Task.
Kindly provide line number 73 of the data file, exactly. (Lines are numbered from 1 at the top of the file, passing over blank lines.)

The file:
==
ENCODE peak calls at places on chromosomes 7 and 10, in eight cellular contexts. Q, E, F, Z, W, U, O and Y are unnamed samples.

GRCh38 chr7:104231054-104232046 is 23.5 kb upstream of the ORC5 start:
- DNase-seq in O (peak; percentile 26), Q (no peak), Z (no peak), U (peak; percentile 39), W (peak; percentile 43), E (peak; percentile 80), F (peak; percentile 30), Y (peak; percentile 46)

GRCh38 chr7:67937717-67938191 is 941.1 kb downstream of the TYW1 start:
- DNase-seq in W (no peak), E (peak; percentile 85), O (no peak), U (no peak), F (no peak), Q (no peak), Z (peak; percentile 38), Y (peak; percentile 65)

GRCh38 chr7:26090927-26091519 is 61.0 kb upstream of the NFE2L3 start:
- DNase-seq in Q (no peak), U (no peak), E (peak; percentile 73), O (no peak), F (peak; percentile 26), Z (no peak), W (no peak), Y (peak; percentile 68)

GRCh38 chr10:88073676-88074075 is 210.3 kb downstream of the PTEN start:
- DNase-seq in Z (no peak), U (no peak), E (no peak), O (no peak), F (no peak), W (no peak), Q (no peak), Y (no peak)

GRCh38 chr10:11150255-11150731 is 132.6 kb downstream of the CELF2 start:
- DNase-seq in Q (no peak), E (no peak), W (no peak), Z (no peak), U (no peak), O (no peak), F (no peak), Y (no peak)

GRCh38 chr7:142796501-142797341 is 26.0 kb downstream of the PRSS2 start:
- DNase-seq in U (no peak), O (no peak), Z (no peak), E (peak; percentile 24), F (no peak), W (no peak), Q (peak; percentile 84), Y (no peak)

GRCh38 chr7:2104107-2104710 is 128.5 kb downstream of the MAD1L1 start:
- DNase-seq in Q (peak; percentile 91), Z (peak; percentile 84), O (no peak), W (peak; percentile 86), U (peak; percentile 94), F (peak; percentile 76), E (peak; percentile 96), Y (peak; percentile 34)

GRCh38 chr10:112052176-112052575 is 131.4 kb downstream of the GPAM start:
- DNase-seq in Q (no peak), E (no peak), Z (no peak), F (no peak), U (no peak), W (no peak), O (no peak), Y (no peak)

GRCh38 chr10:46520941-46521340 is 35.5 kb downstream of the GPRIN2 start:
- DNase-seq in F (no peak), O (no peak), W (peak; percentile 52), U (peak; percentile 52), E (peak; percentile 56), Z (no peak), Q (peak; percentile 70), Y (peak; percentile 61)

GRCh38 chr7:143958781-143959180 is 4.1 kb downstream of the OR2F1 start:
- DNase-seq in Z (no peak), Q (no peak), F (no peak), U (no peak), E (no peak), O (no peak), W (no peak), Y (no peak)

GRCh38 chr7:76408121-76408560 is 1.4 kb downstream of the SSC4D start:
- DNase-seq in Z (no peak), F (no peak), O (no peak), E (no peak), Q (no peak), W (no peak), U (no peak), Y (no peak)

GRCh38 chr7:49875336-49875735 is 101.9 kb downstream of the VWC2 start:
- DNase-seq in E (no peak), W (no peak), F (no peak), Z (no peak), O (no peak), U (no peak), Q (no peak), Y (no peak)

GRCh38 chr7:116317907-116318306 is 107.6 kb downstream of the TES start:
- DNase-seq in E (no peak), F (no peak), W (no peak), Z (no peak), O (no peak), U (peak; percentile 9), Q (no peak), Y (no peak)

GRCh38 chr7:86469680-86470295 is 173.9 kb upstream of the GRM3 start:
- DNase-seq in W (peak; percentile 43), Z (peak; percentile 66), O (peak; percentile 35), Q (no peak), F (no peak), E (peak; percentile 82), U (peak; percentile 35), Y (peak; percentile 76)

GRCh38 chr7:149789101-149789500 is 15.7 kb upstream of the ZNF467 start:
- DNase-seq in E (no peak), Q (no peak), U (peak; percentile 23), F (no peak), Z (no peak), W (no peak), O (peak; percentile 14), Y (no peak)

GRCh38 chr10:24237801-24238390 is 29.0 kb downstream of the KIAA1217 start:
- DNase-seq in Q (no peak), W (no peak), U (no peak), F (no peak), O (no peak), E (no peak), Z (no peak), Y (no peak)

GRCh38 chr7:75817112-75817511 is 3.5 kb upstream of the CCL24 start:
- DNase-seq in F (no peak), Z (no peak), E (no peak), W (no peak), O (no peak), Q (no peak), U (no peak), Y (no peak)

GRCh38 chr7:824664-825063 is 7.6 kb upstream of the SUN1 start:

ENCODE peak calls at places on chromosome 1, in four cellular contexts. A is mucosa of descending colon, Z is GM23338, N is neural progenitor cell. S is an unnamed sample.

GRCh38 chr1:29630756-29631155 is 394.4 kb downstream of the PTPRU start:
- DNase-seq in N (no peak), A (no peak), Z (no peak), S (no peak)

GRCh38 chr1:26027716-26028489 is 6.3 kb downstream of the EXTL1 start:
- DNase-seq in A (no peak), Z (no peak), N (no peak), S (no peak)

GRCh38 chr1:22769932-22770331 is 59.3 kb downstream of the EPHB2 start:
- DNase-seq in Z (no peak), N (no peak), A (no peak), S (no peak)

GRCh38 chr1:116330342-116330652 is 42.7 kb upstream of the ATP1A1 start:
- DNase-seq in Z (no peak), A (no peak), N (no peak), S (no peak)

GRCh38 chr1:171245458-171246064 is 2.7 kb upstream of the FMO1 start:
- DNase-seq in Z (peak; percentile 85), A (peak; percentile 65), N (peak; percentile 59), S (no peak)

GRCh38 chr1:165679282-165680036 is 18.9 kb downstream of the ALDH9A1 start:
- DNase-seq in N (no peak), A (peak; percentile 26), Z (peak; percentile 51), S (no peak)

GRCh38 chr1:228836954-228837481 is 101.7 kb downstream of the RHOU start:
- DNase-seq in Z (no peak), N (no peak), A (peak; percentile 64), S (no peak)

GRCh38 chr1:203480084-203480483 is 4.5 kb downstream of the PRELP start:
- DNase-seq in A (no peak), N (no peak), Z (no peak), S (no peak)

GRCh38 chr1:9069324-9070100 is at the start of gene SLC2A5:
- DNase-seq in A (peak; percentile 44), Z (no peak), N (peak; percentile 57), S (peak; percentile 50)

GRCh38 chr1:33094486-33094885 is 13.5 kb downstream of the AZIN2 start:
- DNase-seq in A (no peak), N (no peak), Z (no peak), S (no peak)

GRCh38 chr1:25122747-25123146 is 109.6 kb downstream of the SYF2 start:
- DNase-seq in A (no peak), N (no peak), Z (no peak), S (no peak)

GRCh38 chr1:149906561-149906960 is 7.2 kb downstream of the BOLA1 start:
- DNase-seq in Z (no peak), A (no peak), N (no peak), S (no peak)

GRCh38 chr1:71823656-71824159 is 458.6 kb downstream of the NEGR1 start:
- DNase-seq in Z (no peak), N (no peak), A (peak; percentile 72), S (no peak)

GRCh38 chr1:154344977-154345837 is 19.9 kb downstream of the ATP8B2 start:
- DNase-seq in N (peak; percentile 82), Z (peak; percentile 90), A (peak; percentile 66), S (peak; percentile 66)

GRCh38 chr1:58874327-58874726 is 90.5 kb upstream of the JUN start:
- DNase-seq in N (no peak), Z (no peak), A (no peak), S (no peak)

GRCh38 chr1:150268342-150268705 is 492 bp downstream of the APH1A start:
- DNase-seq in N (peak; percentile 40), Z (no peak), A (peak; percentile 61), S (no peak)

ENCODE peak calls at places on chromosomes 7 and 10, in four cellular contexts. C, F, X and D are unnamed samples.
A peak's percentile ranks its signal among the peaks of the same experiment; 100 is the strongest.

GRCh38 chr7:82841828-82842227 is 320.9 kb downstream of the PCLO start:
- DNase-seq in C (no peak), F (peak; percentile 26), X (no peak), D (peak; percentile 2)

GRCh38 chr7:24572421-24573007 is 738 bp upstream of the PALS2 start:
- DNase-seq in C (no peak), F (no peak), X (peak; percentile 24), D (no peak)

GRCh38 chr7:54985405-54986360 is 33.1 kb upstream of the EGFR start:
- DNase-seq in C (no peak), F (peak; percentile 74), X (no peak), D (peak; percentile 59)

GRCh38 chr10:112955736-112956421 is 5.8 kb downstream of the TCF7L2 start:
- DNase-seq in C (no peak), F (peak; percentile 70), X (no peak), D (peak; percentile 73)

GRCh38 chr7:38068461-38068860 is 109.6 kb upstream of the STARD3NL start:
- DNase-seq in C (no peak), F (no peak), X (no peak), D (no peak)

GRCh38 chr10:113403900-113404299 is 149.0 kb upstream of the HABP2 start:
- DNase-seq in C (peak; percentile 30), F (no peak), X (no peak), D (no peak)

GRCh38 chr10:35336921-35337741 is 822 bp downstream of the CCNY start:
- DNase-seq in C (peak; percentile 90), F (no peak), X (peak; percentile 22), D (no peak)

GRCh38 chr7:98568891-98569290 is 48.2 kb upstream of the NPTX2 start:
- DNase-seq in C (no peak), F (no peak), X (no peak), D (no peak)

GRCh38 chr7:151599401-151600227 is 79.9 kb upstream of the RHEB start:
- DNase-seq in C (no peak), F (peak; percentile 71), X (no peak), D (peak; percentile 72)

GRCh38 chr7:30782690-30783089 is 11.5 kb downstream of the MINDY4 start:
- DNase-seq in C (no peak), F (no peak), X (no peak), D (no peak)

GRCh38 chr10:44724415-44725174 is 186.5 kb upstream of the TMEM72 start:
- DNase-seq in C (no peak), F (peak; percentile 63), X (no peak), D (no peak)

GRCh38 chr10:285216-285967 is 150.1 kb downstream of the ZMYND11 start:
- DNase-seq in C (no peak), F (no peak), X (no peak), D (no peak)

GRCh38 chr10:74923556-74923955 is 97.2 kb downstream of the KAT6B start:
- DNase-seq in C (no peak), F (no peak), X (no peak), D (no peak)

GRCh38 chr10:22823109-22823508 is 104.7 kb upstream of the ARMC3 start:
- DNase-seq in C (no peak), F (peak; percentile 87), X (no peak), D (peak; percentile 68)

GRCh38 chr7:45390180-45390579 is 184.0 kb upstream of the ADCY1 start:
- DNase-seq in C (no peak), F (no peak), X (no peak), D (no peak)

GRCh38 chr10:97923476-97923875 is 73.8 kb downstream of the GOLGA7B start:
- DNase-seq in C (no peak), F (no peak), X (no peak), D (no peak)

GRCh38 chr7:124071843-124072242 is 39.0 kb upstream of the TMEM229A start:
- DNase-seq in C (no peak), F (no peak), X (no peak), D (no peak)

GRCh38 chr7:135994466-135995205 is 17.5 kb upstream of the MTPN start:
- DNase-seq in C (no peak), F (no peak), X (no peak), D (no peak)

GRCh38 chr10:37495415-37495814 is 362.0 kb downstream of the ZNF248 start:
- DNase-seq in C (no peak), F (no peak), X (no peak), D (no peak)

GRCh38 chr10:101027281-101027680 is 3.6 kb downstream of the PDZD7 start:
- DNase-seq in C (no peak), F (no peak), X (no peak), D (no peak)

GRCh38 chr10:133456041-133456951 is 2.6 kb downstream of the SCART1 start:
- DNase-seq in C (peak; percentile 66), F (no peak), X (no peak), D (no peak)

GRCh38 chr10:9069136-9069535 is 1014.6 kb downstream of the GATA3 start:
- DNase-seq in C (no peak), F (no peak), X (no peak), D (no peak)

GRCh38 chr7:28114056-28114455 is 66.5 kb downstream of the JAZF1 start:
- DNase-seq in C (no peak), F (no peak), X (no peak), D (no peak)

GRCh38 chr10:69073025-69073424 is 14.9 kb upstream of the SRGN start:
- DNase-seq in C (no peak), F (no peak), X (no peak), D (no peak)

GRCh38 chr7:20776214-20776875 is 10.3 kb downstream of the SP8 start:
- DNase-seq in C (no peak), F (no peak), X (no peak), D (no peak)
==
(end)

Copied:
- DNase-seq in C (no peak), F (peak; percentile 26), X (no peak), D (peak; percentile 2)